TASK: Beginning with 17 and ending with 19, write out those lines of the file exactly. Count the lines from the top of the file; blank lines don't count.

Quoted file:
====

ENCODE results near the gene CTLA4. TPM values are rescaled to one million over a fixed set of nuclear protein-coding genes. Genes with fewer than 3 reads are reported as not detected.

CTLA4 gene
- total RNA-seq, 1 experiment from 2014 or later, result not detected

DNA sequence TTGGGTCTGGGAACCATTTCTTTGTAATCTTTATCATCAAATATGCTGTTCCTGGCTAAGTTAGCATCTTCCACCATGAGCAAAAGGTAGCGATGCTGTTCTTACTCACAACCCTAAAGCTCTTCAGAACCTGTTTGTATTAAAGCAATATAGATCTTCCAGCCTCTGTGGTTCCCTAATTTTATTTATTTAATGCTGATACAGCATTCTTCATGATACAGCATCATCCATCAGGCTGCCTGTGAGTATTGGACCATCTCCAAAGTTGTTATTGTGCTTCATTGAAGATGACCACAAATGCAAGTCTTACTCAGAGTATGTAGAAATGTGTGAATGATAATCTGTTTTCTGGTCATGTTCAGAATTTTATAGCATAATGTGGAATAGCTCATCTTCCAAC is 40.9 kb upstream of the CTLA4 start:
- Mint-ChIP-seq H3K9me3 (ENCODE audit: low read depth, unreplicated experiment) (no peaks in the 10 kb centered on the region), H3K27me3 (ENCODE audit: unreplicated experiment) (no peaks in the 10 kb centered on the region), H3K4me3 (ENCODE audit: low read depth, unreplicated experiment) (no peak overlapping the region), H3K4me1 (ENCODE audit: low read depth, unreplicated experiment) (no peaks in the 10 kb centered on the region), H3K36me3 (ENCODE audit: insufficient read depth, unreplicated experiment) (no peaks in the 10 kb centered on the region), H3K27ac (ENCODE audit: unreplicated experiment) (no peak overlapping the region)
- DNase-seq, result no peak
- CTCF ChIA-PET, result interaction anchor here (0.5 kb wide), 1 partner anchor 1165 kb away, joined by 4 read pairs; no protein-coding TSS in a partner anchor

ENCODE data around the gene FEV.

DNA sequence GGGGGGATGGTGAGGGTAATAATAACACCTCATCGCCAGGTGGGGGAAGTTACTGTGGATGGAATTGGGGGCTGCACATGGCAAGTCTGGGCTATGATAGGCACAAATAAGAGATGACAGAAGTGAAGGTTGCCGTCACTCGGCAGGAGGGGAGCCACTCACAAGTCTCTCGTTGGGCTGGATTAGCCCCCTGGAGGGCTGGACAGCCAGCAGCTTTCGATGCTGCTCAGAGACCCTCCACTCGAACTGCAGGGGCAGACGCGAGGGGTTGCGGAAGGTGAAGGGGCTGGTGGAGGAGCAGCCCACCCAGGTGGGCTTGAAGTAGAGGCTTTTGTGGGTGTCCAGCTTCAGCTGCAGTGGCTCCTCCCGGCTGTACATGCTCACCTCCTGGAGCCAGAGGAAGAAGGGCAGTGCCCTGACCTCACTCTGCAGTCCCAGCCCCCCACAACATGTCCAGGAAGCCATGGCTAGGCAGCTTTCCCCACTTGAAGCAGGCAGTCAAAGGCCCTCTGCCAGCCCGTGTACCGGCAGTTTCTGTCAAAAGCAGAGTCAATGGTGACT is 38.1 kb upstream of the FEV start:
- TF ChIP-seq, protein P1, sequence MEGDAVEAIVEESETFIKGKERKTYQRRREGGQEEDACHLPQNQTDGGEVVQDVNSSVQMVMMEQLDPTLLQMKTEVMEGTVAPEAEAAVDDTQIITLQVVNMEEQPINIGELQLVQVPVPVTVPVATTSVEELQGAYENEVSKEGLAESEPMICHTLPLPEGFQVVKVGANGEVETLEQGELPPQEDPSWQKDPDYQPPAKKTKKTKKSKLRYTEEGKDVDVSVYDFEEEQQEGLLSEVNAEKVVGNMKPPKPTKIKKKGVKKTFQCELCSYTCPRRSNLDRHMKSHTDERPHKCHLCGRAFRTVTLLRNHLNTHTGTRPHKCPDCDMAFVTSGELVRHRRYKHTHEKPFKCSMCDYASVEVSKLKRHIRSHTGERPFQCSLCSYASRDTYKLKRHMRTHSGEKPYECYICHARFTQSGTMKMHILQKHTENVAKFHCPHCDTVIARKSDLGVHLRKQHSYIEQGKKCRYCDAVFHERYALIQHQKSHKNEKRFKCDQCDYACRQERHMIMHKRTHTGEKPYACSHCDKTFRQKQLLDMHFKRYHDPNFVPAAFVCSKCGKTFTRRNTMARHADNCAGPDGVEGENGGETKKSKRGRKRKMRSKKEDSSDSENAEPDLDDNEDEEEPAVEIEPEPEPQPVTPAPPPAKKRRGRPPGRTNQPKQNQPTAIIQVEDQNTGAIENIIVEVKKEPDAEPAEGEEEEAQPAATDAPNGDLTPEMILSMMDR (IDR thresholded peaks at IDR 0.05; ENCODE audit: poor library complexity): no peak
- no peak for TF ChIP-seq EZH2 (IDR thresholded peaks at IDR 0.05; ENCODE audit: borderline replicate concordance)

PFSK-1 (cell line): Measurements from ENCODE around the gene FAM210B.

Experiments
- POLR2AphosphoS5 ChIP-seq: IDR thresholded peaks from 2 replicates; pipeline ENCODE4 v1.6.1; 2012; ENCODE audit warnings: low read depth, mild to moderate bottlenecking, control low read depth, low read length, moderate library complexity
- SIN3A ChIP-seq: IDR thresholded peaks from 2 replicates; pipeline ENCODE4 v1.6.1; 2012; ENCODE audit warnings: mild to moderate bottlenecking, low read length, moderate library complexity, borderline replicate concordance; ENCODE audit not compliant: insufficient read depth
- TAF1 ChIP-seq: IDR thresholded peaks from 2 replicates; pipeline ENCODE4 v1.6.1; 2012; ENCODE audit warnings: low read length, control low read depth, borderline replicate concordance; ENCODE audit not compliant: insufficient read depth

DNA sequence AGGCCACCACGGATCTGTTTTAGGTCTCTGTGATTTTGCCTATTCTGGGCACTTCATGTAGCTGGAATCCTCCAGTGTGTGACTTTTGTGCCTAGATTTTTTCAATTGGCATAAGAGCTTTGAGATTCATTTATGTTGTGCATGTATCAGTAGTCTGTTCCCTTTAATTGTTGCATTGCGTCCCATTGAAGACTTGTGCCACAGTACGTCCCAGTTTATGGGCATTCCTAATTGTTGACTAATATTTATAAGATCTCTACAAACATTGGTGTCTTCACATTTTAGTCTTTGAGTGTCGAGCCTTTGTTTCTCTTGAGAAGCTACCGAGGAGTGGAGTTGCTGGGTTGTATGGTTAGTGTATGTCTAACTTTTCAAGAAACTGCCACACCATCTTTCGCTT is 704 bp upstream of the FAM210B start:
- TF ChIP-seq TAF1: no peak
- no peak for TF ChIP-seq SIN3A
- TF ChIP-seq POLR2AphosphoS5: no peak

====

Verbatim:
DNA sequence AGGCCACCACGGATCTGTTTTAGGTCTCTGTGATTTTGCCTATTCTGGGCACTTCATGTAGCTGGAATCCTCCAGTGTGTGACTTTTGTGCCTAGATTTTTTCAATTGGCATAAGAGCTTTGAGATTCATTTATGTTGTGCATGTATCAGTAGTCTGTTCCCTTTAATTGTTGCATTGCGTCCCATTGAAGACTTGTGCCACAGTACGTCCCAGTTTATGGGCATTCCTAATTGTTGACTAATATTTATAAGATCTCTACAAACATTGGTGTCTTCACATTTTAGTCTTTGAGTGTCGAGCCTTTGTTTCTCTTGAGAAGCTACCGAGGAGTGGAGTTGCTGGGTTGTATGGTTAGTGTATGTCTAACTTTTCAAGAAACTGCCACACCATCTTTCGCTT is 704 bp upstream of the FAM210B start:
- TF ChIP-seq TAF1: no peak
- no peak for TF ChIP-seq SIN3A